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12I sent the hornet ahead of you, which drove out before you the two kings of the Amorites; it was not by your sword or by your bow.

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8. And I brought you into the land, etc He at length begins to discourse of the victories which opened a way for the occupation of their settlements. For although the country beyond the Jordan had not been promised as part of the inheritance, yet, as God, by his decree, joined it to the land of Canaan as a cumulative expression of his bounty, Joshua, not without cause, connects it with the other in commending the divine liberality towards the people, and declares, not merely that trusting to divine aid, they had proved superior in arms and strength, but had also been protected from the fatal snares which Balak had laid for them. For although the impostor Balaam was not able to effect anything by his curses and imprecations, it was, however, very profitable to observe the admirable power of God displayed in defeating his malice. For it was just as if he had come to close quarters, and warred with everything that could injure them.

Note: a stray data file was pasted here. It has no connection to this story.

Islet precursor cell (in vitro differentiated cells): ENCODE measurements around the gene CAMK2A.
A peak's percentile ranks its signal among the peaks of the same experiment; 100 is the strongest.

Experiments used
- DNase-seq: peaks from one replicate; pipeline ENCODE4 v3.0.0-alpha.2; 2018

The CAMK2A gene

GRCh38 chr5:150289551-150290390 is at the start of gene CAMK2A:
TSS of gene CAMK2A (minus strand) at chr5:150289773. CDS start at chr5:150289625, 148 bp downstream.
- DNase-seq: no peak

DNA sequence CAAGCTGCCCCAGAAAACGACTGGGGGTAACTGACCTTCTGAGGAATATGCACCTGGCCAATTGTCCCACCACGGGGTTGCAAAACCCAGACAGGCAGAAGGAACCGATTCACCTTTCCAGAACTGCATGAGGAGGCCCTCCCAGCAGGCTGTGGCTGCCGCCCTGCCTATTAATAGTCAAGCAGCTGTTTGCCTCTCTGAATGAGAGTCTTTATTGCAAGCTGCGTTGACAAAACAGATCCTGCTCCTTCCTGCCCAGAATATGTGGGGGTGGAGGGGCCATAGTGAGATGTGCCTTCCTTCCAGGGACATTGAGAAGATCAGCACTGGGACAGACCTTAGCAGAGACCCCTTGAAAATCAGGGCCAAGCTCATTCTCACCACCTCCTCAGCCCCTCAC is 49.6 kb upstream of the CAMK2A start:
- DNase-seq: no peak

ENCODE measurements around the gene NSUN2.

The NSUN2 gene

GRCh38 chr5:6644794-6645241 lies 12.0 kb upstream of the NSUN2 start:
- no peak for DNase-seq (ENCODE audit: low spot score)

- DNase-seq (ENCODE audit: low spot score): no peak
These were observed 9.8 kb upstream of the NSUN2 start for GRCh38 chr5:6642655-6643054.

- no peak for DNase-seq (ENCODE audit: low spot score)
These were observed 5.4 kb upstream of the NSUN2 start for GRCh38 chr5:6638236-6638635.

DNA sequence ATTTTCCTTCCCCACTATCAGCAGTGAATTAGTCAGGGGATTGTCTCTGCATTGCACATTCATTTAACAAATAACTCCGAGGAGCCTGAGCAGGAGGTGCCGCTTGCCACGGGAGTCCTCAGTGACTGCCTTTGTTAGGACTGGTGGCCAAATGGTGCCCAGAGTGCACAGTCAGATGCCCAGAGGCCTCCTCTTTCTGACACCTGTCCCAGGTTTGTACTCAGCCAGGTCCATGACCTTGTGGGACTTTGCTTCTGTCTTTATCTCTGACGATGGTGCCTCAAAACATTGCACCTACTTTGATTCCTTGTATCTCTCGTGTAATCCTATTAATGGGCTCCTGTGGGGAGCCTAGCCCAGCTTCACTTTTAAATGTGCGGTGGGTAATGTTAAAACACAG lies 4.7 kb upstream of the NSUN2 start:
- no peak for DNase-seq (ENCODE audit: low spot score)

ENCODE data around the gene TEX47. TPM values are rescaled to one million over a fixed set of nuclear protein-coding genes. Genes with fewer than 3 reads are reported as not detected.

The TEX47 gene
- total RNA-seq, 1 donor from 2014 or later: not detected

The more firmly to persuade them that they had overcome not merely by the guidance of God, but solely by his power, he repeats what we read in the books of Moses, (Deuteronomy 7:20) that hornets were sent to rout the enemy without human hand. This was a more striking miracle than if they had been routed, put to flight, and scattered in any other way. For those who, contrary to expectation, gain a victory without any difficulty, although they confess that the prosperous issue of the war is the gift of God, immediately allow themselves to become blinded by pride, and transfer the praise to their own wisdom, activity, and valor. But when the thing is effected by hornets, the divine agency is indubitably asserted. Accordingly, the conclusion is, that the people did not acquire the land by their own sword or bow, a conclusion repeated in the 44th Psalm, and apparently borrowed from the passage here. Lastly, after reminding them that they ate the fruits provided by other men’s labors, he exhorts them to love God as his beneficence deserves.




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